- The self-identified heads “of the nation’s largest coal, natural gas and nuclear companies” called on Congress last week to not renew the federal production tax credit (PTC) for wind energy during the lame duck session.
- FirstEnergy President/CEO Anthony J. Alexander, Exelon President/CEO Christopher M. Crane, and Calpine President/CEO Thad Hill wrote in Forbes that lawmakers should refuse to renew the $0.023 per kilowatt-hour production tax credit (PTC) as a part of a tax extenders package lawmakers will consider when the 113th Congress returns for its final session after the November elections.
- The CEOs argue a PTC extension will cost taxpayers and electricity customers an estimated $13 billion for an established, multi-billion dollar business. The $35 per megawatt-hour pre-tax/$23 per megawatt-hour post-tax subsidy gives wind producers “over double the price that other generators receive in the wholesale market,” they say, and motivates them to over produce, distort the market, and cause negative wholesale prices.
Enacted in 1991 to support the growth of the budding wind industry, the PTC was extended for one year at the end of 2013 but, the CEOs argue, that while they “have a deep and abiding commitment to clean and reliable energy, with substantial interests in renewable energy resources including wind, solar, geothermal and hydropower," the PTC has achieved its original purpose of bringing the wind industry to maturity.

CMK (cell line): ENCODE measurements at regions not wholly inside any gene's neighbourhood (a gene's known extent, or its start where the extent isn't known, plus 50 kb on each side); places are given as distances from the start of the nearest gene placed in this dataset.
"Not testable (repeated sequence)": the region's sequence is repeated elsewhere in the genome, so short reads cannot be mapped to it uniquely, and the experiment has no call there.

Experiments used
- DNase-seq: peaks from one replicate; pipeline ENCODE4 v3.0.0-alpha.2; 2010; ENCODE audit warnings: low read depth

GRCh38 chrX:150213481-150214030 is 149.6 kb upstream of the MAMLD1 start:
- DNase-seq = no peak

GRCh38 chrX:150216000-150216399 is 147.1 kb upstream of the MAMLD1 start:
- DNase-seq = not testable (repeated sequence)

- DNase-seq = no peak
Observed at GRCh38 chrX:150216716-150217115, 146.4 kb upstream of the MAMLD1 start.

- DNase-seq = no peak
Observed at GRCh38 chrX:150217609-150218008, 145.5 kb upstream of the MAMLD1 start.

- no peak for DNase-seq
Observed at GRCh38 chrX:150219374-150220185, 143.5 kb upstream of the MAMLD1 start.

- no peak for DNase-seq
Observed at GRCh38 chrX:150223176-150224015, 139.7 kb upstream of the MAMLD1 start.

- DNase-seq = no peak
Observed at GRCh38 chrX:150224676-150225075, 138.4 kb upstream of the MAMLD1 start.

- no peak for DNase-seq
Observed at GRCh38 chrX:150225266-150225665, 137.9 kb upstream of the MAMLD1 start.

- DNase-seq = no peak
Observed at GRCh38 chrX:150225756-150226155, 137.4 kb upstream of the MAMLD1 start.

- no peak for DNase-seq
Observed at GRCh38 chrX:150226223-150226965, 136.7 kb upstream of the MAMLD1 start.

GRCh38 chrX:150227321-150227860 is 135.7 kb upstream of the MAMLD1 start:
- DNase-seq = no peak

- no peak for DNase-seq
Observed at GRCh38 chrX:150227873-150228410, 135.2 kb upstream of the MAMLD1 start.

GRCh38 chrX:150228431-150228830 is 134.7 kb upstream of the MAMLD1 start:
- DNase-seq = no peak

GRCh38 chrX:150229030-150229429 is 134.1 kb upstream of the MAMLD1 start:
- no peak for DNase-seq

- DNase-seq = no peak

Negative pricing due to subsidized wind generation is pushing coal, nuclear, natural gas, and hydropower plants out of business, the CEOs argue, and threatens system reliability. Replacing nuclear plants with wind also increases greenhouse gas emissions, they say, by shifting base load services to fossil fuels.
Critics say the emissions point remains in contention, however, as researchers from the National Research Council have found otherwise in a series of studies. Other reports point to potential cost savings available from from wind generation for consumers.